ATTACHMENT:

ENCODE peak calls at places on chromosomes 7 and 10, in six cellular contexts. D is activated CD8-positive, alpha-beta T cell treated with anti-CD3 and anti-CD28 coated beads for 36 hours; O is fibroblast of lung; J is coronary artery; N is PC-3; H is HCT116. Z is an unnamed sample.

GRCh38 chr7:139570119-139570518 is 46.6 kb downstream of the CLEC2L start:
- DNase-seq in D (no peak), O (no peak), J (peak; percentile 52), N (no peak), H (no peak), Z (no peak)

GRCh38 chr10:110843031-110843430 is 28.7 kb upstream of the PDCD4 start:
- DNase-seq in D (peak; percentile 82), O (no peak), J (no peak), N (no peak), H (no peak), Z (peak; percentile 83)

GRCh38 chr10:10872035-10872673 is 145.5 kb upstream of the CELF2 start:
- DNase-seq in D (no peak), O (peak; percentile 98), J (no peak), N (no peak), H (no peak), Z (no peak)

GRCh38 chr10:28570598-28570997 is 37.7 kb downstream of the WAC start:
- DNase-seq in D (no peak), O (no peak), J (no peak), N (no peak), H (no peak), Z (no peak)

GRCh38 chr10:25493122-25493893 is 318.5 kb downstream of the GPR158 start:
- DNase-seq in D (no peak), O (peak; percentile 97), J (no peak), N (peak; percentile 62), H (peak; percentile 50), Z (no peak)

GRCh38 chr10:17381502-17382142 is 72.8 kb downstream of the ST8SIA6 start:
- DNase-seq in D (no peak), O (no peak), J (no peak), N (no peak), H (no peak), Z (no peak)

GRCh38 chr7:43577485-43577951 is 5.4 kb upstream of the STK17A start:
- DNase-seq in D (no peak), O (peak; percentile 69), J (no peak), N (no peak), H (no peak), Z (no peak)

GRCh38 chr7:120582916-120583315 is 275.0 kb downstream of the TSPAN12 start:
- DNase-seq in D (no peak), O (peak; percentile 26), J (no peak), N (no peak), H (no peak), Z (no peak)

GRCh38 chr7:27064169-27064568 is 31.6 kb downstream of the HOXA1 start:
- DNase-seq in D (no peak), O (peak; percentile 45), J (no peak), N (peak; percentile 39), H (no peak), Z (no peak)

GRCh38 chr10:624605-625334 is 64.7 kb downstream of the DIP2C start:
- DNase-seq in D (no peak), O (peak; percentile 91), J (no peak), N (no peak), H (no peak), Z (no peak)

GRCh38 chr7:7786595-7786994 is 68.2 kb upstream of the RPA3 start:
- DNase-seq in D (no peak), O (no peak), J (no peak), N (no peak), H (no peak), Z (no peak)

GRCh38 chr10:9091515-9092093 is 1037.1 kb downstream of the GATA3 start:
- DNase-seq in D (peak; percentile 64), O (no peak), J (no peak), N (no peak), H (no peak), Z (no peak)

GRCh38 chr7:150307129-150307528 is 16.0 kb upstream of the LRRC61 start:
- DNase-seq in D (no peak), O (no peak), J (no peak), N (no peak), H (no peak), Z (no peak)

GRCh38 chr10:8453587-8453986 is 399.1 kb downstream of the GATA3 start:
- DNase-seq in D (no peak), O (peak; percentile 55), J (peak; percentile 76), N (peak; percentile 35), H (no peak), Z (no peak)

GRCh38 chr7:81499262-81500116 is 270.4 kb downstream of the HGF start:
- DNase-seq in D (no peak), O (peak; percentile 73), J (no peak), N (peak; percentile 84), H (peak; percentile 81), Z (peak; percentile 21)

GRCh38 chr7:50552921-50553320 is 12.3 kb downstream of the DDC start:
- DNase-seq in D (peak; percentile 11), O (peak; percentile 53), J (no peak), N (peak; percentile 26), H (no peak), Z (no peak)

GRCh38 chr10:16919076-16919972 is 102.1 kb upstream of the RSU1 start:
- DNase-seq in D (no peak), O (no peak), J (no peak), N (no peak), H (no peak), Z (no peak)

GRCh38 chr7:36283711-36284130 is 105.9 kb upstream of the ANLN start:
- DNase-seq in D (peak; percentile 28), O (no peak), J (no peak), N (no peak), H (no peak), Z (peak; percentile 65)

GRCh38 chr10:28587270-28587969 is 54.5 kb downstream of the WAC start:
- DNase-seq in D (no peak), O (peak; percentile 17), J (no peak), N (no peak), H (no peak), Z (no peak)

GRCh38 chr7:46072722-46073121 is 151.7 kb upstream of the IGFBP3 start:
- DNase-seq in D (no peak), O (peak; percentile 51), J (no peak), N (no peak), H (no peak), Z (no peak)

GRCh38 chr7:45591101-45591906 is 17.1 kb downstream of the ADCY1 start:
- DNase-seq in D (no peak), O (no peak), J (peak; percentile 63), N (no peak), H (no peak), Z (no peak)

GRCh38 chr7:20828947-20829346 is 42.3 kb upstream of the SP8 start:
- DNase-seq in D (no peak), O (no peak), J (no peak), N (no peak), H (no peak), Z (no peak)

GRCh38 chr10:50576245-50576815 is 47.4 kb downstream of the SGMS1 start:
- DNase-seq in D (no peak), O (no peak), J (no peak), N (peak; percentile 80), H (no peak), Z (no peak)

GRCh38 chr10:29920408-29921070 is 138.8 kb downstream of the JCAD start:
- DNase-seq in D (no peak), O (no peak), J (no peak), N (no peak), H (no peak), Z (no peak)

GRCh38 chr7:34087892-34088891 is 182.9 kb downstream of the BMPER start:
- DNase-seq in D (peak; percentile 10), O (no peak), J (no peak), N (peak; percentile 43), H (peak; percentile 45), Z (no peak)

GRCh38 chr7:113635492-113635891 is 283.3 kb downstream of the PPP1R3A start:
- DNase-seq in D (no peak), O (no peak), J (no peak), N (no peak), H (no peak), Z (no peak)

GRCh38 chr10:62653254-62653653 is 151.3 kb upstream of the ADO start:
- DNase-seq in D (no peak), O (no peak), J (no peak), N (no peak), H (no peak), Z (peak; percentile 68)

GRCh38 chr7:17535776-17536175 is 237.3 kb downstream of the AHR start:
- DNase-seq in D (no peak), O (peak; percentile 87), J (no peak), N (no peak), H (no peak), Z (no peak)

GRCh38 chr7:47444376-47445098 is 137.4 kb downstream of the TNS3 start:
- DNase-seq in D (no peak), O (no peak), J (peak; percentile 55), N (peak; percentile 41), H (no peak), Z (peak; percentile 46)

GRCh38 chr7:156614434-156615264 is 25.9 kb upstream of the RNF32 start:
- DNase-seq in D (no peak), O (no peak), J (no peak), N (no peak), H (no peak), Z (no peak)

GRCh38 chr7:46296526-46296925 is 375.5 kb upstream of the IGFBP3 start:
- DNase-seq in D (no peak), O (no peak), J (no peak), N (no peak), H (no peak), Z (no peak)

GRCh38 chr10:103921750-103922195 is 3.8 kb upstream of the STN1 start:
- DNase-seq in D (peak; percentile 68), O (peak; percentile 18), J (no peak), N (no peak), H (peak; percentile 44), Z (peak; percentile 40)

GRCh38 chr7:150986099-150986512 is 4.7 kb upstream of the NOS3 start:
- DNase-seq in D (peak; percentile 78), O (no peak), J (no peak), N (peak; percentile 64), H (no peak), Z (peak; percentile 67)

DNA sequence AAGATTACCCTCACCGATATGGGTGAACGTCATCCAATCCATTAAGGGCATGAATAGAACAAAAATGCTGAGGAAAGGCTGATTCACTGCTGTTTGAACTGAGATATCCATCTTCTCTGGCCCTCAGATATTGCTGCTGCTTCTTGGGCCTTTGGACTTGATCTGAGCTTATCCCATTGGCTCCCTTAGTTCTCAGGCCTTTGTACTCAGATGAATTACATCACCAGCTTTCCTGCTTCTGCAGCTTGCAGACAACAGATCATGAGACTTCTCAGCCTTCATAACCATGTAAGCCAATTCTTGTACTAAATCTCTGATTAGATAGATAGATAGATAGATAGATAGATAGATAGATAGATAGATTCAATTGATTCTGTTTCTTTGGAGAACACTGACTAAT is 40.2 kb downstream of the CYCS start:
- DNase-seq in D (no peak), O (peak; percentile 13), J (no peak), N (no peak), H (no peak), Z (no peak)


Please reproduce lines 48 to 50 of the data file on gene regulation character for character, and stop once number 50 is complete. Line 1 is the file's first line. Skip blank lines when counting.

GRCh38 chr10:29920408-29921070 is 138.8 kb downstream of the JCAD start:
- DNase-seq in D (no peak), O (no peak), J (no peak), N (no peak), H (no peak), Z (no peak)

GRCh38 chr7:34087892-34088891 is 182.9 kb downstream of the BMPER start: